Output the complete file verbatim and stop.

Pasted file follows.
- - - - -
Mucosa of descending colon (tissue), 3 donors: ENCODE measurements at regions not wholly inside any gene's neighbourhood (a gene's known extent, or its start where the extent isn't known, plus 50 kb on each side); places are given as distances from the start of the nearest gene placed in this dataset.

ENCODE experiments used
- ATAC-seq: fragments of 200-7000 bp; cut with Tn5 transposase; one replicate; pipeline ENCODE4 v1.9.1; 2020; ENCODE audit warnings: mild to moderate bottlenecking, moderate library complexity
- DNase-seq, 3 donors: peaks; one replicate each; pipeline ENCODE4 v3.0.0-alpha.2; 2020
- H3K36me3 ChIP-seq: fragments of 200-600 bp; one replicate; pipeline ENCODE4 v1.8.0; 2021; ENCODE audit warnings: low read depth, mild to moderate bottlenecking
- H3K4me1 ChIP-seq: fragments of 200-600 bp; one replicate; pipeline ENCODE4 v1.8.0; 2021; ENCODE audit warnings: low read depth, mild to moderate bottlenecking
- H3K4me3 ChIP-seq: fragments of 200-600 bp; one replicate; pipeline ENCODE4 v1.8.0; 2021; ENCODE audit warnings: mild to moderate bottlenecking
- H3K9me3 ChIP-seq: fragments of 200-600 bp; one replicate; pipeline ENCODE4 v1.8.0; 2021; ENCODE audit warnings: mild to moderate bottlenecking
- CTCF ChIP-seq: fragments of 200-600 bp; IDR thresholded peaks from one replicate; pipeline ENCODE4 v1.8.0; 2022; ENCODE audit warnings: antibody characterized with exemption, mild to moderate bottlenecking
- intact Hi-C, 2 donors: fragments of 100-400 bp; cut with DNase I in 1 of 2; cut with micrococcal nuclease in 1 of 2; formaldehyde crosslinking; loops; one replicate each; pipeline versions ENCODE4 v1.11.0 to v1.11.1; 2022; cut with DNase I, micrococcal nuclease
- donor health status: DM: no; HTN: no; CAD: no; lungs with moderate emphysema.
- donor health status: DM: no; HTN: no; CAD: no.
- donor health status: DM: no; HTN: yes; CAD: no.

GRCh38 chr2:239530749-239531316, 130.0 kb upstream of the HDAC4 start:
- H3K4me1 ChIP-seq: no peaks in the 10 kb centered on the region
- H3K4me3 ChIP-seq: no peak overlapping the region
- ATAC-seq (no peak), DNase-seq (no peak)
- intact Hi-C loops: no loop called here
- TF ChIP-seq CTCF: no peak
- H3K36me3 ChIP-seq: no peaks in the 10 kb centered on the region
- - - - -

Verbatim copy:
Mucosa of descending colon (tissue), 3 donors: ENCODE measurements at regions not wholly inside any gene's neighbourhood (a gene's known extent, or its start where the extent isn't known, plus 50 kb on each side); places are given as distances from the start of the nearest gene placed in this dataset.

ENCODE experiments used
- ATAC-seq: fragments of 200-7000 bp; cut with Tn5 transposase; one replicate; pipeline ENCODE4 v1.9.1; 2020; ENCODE audit warnings: mild to moderate bottlenecking, moderate library complexity
- DNase-seq, 3 donors: peaks; one replicate each; pipeline ENCODE4 v3.0.0-alpha.2; 2020
- H3K36me3 ChIP-seq: fragments of 200-600 bp; one replicate; pipeline ENCODE4 v1.8.0; 2021; ENCODE audit warnings: low read depth, mild to moderate bottlenecking
- H3K4me1 ChIP-seq: fragments of 200-600 bp; one replicate; pipeline ENCODE4 v1.8.0; 2021; ENCODE audit warnings: low read depth, mild to moderate bottlenecking
- H3K4me3 ChIP-seq: fragments of 200-600 bp; one replicate; pipeline ENCODE4 v1.8.0; 2021; ENCODE audit warnings: mild to moderate bottlenecking
- H3K9me3 ChIP-seq: fragments of 200-600 bp; one replicate; pipeline ENCODE4 v1.8.0; 2021; ENCODE audit warnings: mild to moderate bottlenecking
- CTCF ChIP-seq: fragments of 200-600 bp; IDR thresholded peaks from one replicate; pipeline ENCODE4 v1.8.0; 2022; ENCODE audit warnings: antibody characterized with exemption, mild to moderate bottlenecking
- intact Hi-C, 2 donors: fragments of 100-400 bp; cut with DNase I in 1 of 2; cut with micrococcal nuclease in 1 of 2; formaldehyde crosslinking; loops; one replicate each; pipeline versions ENCODE4 v1.11.0 to v1.11.1; 2022; cut with DNase I, micrococcal nuclease
- donor health status: DM: no; HTN: no; CAD: no; lungs with moderate emphysema.
- donor health status: DM: no; HTN: no; CAD: no.
- donor health status: DM: no; HTN: yes; CAD: no.

GRCh38 chr2:239530749-239531316, 130.0 kb upstream of the HDAC4 start:
- H3K4me1 ChIP-seq: no peaks in the 10 kb centered on the region
- H3K4me3 ChIP-seq: no peak overlapping the region
- ATAC-seq (no peak), DNase-seq (no peak)
- intact Hi-C loops: no loop called here
- TF ChIP-seq CTCF: no peak
- H3K36me3 ChIP-seq: no peaks in the 10 kb centered on the region